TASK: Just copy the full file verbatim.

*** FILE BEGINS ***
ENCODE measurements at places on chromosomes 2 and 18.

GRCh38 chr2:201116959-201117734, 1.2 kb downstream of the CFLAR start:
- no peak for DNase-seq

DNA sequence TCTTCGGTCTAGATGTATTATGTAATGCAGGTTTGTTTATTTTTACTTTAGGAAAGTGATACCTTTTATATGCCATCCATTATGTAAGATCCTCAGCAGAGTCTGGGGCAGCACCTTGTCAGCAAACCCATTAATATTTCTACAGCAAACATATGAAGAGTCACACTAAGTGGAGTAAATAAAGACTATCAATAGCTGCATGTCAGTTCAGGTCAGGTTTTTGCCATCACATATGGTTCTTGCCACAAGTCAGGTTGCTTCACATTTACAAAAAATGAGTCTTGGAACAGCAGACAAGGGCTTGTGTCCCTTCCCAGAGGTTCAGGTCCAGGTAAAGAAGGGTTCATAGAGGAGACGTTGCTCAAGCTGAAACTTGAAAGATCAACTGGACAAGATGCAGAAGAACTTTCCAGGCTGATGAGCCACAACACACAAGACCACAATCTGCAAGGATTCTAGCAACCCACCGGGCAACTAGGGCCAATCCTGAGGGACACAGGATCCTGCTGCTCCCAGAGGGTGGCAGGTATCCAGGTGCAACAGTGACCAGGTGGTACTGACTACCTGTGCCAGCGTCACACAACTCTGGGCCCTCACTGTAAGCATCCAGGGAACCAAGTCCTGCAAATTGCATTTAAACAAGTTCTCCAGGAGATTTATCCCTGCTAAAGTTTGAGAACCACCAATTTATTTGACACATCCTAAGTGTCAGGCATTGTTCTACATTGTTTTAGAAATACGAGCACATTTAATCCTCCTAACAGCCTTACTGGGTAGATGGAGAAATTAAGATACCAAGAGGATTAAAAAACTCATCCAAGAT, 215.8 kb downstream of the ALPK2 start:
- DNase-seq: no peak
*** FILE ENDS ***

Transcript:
ENCODE measurements at places on chromosomes 2 and 18.

GRCh38 chr2:201116959-201117734, 1.2 kb downstream of the CFLAR start:
- no peak for DNase-seq

DNA sequence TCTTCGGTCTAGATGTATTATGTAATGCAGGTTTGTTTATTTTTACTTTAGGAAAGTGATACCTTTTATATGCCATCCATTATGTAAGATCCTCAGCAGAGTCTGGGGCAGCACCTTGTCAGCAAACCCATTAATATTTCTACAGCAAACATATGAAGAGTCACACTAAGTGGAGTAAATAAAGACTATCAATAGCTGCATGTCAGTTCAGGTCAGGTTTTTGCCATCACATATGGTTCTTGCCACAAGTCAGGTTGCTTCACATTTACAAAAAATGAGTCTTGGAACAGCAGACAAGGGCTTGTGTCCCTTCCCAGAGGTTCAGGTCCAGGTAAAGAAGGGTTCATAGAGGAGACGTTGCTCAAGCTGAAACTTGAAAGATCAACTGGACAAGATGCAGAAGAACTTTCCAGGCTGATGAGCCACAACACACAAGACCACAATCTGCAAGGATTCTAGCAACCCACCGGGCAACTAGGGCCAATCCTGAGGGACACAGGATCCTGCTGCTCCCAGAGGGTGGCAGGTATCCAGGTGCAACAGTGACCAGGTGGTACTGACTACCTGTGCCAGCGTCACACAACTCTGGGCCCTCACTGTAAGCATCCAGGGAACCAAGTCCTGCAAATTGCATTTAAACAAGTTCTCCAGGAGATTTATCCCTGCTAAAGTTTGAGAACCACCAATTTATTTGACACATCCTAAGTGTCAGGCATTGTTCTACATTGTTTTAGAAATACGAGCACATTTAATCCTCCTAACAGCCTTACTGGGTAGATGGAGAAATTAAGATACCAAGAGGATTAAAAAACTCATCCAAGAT, 215.8 kb downstream of the ALPK2 start:
- DNase-seq: no peak